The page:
Paul Chowdhry: PC's World | Gig review by Steve Bennett at the Hammersmith Apollo

Paul Chowdhry: PC's World

Note: This review is from 2015

Gig review by Steve Bennett at the Hammersmith Apollo

He's recording his second DVD in his third sold-out night at the Hammersmith Apollo, so Paul Chowdhry must be doing something right. But whether that thing is originality and wit is open to debate.

For his shtick tends to mainly revolve around putting on a comedy accent. Saying 'bastard' in a brutal Indian brogue, or 'Dave' in exaggerated Cockney patois proves very effective – and the more often he does it, the better, as far as his fans are concerned.

More repetition comes in the relentless putdowns to his front rows, for which the term 'Bengali' appears the harshest. Why take the mickey out of a bloke's shirt once, when you can do it 20 times? Even if the other 3,200 people in the room will have to wait for the DVD release to see what this sartorial monstrosity actually is. Why insinuate someone is gay (since being homosexual is such an hilarious concept) just the once when there are so many euphemisms to deploy?

It's all hilarious to his audience; which is about 80 per cent browner than most crowds the Apollo draws. That, surely, is the key to his success, tapping into a big market not catered for by the comedy mainstream. And in return they love that he uses the same slang as them, has the same reference points, knows all the factions.

'There's more internal racism in this room than the BNP could ever inflict,' he says of an audience that would elsewhere all be grouped together as generic 'Asian'. That he knows this is the key to his appeal, in the same way Canadian comedy superstar Russell Peters never lets even the smallest ethnic enclave in his audience go without a namecheck.

Admittedly as a white bloke, some of the subtleties of Chowdhry's reference points passed me by, although he gives some wry observations, such as his portrayals of stifling Indian hospitality or the peculiar tics of various uncles, a more universal appeal, and are all the better for it.

In a similar vein there are some decent ideas about skewed Western sensibilities, whether its in media representations or global policy: isn't it funny how ebola seemed to be cured once a white guy got it? And yes, he does tap into the difference between English and Indian culture;, which might be seen as predictable, but actually proves one of his stronger suits. The different attitudes fathers from each background have when their teenage son wants a sleepover with their girlfriends is especially nicely done. And his jokes about the Indian mission to Mars might be built on stereotypes, but he has fun with them.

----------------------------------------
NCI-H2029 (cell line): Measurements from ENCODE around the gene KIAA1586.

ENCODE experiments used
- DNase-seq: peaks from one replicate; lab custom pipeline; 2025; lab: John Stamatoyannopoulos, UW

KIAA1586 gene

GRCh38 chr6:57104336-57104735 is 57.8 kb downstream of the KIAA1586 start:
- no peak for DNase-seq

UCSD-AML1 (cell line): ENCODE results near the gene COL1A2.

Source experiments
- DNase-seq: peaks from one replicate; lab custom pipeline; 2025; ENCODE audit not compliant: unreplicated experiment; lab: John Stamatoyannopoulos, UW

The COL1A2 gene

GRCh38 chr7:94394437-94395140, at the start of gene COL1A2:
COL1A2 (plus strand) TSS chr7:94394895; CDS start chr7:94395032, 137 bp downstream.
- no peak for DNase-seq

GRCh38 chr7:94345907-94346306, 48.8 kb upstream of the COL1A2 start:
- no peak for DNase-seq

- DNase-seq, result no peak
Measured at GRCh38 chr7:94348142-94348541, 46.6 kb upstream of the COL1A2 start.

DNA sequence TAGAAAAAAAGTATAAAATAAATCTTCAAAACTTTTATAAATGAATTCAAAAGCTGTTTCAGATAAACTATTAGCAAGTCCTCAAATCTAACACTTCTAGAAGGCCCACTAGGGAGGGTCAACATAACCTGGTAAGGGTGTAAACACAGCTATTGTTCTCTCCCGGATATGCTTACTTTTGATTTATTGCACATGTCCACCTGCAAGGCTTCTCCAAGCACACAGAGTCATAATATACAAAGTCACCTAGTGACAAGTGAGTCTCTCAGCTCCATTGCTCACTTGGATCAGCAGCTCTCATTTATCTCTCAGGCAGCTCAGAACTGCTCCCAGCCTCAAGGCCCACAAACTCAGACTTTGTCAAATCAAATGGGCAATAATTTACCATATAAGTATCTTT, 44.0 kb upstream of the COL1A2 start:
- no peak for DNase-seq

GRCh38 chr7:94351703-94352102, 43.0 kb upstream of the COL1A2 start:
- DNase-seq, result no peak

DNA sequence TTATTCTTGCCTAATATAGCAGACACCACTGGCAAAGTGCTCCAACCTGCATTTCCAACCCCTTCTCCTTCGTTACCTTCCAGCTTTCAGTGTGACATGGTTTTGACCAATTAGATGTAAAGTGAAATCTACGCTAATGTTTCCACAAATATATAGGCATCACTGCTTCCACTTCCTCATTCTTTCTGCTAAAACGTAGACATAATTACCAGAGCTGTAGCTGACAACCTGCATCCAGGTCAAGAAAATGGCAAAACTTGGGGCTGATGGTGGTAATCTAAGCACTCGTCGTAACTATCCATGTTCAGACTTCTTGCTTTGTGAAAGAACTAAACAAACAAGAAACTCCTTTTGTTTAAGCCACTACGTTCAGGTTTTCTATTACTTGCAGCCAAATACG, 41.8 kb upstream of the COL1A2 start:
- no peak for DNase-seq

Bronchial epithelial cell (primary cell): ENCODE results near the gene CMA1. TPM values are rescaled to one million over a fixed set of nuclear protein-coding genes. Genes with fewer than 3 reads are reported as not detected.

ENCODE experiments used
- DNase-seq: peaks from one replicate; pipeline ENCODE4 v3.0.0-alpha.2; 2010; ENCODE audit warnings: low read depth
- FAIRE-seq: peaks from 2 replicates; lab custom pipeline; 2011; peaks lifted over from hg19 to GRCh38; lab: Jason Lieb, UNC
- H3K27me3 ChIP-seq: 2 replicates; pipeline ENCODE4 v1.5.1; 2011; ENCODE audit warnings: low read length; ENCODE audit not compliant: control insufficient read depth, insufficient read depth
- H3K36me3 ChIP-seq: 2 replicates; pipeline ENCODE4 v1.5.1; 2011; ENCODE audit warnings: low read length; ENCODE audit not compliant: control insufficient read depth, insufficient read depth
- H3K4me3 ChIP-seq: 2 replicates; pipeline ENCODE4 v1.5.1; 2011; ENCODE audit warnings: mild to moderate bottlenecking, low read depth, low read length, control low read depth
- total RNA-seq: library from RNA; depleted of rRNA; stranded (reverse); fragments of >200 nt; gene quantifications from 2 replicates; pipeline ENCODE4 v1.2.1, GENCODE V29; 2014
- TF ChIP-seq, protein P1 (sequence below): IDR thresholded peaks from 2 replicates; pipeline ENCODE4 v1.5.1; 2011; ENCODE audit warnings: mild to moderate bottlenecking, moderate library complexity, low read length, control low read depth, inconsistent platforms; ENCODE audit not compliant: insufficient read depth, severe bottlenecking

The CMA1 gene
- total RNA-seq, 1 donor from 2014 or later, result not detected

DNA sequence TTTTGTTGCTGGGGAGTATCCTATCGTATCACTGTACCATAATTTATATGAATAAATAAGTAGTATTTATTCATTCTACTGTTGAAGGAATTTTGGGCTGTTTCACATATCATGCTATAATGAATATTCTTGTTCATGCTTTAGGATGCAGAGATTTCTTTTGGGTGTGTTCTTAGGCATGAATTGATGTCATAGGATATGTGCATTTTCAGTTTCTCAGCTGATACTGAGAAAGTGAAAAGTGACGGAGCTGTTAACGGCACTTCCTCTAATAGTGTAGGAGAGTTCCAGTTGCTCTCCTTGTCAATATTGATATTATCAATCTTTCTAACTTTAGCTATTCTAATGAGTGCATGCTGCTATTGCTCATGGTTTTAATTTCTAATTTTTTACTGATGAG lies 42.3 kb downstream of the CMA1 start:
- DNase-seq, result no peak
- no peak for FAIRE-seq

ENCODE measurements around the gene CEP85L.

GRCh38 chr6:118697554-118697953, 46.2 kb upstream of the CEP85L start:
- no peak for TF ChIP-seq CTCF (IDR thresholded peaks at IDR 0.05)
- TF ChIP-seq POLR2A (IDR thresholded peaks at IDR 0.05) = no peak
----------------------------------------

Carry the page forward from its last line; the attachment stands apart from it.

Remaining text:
As well as recognition, the audience seem most up for a verbal fight, and revel in Chowdhry's brutality. He was billed as 'the baddest man in comedy,' in the introduction from X Factor's voiceover man Peter Dickson, after all. 'I am going to DESTROY you' he tells one heckler. The room erupts. He then suggests he shagged the guy's mum, and the room loses its collective shit.

The insults are pretty low-level: If you get a cheer just for saying: 'Look at the state of you bastards,' why try to be more creative? In what had been intended as a Q&A at the end, the room turns into a rabble, shouting over each other, hoping to prompt more such putdowns.

The audience differs from the liberal norm in other ways, too. When he asks who's for gay marriage and who's against it, the scores are roughly equal. In this case, Chowdhry takes the leftie side – well, sort of: he'll still crack some jokes a homophobe might enjoy. 'Gays are just normal-looking guys aren't they?' he asks, peculiarly, before mimicking a super-camp man who spouts saucy double entendres.

Chowdhry says that the left-wing press vilify him for his accents, a range of which are trotted out here, from the phlegmy Arabic to the arhythmic African. But it's the paucity of the content behind them that lets him down, not the mere fact of putting on a daft voice. It's sometimes very gratuitous indeed. For example, he says that if his usual techniques of chatting up a woman don't work, he'll 'try a Jamaican patois'. Just so he can do it here. Not especially offensive (though his jokes about the Roma being thieves are designed to cause a bristle), more lazy.

Even away from the ethnic material, a lot of Chowdhry's content seems old hat. He gets a laugh from repeating the toilet attendants' sales pitch of 'no Armani, no punani' or from regurgitating the idea that Britain's storms are weedy, resulting in nothing more than a blown-over bin – the internet meme you'll have seen after every bad weather warning. In fact the web is a rich source of material, such as simply repeating the prank whereby a TV news channel was duped into reading racist names as the victims of an Air Asiana plane crash.

Even when it's not directly 'found' comedy, much of his topics feel tired. He mocks the 'have you had an accident at work?' ads, Embarrassing Bodies, and Michael Jackson. He tells us 'Kim Kardashian's famous for having a massive arse – Kanye West'; explains that the Indian-Pakistan partition happened over Kashmir and notes, predictably, 'All that fuss over a jumper.'; and asks what's the deal with LMAO… does anyone really laugh their ass off? And for a finale, a Rolf Harris impression, to pass as edgy.

The brutally terse attitude has plenty of appeal, but the jokes are too easy, PC.

Review date: 28 Sep 2015
Reviewed by: Steve Bennett
Reviewed at: Eventim Apollo

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